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Notes from the Field

Two year anniversary of CYGNSS on orbit

December 15th, 2018 by Chris Ruf

The constellation of eight CYGNSS microsatellites reached a milestone today, completing its second year on-orbit. The first year had focused primarily on engineering commissioning, calibration and early validation of the science data products. The second year was spent continuing to refine and improve the quality of the science data products, while also applying the measurements to a number of scientific investigations. Some examples of the refined wind speed measurements are shown below for three overpasses of Hurricane Maria, on 23 Sep 2017 at 00:18 (top), 23 Sep 2017 at 00:23 (mid), and 24 Sep 2017 at 00:18 (bot).

Coincident hurricane overpasses by CYGNSS and NOAA hurricane hunter aircraft

In the figure, the green trace shows the measurements made by CYGNSS while the blue trace shows measurements made by SFMR instruments on the NOAA hurricane hunter aircraft that flew into the storms while CYGNSS was passing overhead. The CYGNSS and SFMR measurements can be seen to agree quite well. Quantitative results of the calibration and validation of CYGNSS science data products are described in a Special Issue of the IEEE Journal of Selected Topics in Applied Earth Observations and Remote Sensing.

Measurements by CYGNSS of Typhoon Trami in Sep 2018, shown below, illustrate its ability to track the evolution of a storm over its full life cycle. In the figure, the lower left image is a composite over the period 20-30 Sep 2018 of all wind speed measurements made at one phase of the constellation’s orbit. The upper right insert shows all measurements made on 28 Sep 2018, with the measurements re-gridded to a storm-centric coordinate system to illustrate the wind speed structure in the inner core region.

CYGNSS wind speed measurements of Typhoon Trami

Science investigations have expanded beyond the primary mission objective to measure wind speed in tropical cyclones. The measurements are being introduced into numerical weather prediction models to assess their impact on the skill in forecasting hurricane track, intensity and structure. Early results look quite promising, with clear signs of a positive impact on forecast skill. The results will be presented in a series of talks at the annual meeting of the American Meteorological Society in January 2019.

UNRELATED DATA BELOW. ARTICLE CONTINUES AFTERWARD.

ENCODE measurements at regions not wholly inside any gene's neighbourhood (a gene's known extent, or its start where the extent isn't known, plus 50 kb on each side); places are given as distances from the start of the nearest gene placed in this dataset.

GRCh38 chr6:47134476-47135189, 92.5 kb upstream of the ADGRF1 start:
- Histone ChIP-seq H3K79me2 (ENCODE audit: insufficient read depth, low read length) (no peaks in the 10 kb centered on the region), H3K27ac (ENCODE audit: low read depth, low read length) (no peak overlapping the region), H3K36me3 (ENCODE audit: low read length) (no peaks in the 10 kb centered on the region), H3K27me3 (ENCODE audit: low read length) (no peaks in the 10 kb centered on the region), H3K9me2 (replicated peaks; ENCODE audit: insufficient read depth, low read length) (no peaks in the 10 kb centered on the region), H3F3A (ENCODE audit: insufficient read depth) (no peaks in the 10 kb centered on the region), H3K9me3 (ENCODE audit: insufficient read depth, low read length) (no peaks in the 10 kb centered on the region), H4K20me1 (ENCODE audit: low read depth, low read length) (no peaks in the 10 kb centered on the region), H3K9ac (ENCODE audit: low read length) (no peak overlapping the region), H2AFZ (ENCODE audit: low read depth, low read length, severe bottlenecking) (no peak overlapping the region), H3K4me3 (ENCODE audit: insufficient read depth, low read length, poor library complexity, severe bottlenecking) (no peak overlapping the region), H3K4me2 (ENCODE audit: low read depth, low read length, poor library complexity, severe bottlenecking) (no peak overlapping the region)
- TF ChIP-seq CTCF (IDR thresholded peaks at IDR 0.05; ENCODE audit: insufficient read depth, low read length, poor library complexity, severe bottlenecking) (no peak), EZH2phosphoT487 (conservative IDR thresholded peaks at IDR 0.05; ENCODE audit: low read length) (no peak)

In parallel with the activity over ocean, new science investigations are examining data over land as well. CYGNSS measurements have been found to be sensitive to the surface soil moisture, and to the presence of inland water bodies. Good examples of this are documented in recent publications. Kim and Lakshmi (2018) [doi:10.1029/2018GL078923] estimate soil moisture at numerous sites in the continental U.S. over a 12 month period and find close agreement with independent measurements made by ground sensors and another satellite. Jensen et al. (2018) [doi:10.3390/RS10091431] demonstrate the ability of CYGNSS to detect and map the extent of flood inundation under dense forest canopies. Chew et al. (2018) [doi:10.1038/S41598-018-27673-3] use this capability to produce time lapse images of flooding in and around Houston and Havana after landfalls by Hurricanes Maria and Irma, respectively. These results demonstrate the wide range of future applications of CYGNSS data as the mission moves forward into its third year.

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